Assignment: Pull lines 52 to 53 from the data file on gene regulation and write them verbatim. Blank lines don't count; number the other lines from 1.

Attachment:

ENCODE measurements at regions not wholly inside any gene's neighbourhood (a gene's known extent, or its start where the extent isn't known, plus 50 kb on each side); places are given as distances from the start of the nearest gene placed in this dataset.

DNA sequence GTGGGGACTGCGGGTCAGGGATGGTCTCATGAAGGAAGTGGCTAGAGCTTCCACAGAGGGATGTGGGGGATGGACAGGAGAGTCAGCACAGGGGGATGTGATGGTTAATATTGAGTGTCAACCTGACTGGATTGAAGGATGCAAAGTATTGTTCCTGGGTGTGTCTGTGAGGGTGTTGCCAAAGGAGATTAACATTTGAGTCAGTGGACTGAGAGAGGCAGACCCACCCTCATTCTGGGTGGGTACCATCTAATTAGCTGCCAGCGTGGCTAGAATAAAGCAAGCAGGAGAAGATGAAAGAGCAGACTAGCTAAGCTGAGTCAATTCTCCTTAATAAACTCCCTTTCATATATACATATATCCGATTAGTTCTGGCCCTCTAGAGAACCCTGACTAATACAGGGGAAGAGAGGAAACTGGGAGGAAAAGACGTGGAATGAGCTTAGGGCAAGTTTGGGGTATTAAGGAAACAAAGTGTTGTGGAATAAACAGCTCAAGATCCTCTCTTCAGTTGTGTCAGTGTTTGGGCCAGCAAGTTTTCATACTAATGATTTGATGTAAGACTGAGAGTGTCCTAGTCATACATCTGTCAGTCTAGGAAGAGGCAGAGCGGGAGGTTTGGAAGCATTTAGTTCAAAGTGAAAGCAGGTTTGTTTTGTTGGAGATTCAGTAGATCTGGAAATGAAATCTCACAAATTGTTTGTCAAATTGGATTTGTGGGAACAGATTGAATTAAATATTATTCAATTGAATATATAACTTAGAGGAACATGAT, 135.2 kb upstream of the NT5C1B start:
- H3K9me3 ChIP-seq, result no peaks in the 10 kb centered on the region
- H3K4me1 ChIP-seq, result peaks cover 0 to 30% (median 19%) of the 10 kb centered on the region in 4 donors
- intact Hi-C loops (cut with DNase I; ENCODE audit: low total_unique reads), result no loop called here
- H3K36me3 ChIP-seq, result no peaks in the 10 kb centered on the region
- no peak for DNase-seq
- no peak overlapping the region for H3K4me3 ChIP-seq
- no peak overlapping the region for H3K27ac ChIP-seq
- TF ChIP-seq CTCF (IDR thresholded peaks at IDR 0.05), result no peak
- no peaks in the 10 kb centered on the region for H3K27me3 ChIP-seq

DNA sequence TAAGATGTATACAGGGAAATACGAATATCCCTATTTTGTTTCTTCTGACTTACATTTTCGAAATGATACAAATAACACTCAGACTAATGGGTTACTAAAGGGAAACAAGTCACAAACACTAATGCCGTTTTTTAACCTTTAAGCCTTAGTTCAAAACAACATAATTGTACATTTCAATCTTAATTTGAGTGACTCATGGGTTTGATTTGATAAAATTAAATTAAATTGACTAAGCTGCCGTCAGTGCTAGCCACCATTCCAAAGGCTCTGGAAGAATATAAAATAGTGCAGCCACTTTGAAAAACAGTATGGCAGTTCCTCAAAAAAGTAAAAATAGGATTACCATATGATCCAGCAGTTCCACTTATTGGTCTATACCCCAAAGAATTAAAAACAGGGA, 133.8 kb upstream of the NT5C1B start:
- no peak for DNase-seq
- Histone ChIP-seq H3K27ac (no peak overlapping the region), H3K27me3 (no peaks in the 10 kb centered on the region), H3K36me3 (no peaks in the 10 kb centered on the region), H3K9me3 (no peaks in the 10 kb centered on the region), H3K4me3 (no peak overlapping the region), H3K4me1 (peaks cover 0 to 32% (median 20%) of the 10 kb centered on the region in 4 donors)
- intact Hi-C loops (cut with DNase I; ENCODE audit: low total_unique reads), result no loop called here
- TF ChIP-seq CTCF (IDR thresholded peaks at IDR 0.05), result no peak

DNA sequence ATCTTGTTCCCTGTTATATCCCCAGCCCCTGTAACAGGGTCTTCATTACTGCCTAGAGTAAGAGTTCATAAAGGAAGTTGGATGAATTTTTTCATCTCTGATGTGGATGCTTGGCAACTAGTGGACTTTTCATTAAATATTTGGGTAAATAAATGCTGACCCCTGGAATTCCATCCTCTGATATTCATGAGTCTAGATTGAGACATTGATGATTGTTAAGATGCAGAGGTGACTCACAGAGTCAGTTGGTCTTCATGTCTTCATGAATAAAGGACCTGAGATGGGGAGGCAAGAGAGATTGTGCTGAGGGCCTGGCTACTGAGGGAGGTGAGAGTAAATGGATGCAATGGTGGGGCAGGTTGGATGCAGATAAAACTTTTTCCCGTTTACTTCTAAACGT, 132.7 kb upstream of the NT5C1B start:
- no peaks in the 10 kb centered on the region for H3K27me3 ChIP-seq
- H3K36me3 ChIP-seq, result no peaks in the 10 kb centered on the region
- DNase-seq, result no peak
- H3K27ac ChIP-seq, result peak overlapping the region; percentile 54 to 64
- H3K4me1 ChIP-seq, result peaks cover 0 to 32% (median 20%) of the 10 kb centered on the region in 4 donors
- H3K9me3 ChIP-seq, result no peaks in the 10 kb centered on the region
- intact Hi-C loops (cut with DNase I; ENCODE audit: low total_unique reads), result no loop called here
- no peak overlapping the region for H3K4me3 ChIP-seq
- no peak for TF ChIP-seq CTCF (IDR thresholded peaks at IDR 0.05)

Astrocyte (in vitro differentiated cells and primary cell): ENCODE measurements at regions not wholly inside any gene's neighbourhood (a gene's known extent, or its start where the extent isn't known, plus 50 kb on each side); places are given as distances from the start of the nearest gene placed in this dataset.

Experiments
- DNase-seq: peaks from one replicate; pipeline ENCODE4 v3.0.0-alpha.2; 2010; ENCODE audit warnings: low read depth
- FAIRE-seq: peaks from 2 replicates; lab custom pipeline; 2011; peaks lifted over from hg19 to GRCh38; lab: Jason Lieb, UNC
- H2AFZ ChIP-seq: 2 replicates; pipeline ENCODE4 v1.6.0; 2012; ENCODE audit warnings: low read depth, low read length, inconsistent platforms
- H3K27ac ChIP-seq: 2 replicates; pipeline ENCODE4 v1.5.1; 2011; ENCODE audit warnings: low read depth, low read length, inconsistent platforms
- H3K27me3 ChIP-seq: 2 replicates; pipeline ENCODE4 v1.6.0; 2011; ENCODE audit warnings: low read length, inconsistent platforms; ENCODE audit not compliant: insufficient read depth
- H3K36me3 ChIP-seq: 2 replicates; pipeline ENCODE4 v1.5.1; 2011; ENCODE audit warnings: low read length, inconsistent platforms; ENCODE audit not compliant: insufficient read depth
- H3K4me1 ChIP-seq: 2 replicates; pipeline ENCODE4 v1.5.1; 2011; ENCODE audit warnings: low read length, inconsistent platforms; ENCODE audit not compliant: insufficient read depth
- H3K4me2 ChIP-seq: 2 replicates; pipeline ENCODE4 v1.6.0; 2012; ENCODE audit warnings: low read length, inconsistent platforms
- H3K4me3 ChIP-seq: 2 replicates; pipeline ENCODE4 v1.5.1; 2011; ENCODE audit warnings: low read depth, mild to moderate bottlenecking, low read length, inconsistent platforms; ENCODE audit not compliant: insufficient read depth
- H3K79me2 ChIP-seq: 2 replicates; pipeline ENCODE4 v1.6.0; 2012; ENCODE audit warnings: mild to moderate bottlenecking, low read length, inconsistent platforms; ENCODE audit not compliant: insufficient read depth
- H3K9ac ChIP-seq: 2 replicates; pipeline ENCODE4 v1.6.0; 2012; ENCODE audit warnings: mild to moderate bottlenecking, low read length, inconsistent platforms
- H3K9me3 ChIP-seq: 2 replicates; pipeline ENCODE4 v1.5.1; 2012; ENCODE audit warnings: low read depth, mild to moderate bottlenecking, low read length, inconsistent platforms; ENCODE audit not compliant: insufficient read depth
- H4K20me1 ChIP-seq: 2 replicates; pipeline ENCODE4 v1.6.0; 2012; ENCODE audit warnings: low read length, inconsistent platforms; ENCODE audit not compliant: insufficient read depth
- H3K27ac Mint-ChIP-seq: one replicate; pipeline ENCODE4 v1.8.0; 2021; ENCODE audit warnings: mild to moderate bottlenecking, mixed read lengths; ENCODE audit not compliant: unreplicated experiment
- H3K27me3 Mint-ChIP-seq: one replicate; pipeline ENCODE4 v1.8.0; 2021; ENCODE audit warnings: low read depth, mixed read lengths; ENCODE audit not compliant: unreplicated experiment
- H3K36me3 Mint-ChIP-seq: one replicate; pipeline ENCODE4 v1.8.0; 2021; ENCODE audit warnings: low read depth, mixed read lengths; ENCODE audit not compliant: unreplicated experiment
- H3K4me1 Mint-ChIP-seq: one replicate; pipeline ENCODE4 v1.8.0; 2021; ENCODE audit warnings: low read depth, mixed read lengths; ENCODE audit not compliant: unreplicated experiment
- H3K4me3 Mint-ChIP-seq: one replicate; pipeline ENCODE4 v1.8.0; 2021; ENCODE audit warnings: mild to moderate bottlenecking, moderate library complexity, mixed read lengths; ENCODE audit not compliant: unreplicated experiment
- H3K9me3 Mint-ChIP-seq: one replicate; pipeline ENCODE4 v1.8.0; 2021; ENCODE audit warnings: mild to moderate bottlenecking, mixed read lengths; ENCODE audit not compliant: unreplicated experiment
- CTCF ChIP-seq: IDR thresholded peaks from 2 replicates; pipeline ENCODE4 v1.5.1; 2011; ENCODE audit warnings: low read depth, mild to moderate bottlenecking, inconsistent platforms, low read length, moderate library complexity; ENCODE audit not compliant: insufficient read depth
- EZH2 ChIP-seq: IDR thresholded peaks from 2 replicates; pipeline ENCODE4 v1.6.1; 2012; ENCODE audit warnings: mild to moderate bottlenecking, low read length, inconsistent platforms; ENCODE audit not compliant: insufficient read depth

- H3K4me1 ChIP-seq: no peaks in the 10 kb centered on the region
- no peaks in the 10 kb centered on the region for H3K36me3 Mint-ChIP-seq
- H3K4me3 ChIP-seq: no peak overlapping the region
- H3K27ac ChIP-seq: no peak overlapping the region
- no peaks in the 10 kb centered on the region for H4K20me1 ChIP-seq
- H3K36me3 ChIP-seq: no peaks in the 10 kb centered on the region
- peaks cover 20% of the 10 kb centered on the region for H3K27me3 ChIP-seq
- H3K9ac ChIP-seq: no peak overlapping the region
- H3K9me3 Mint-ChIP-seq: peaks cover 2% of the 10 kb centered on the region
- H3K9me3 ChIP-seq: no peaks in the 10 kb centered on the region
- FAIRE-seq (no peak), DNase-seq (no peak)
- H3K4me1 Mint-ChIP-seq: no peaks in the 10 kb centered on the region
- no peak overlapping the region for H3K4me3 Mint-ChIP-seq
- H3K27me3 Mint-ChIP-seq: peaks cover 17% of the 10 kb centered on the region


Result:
- H3K4me3 ChIP-seq: no peak overlapping the region
- H3K27ac ChIP-seq: no peak overlapping the region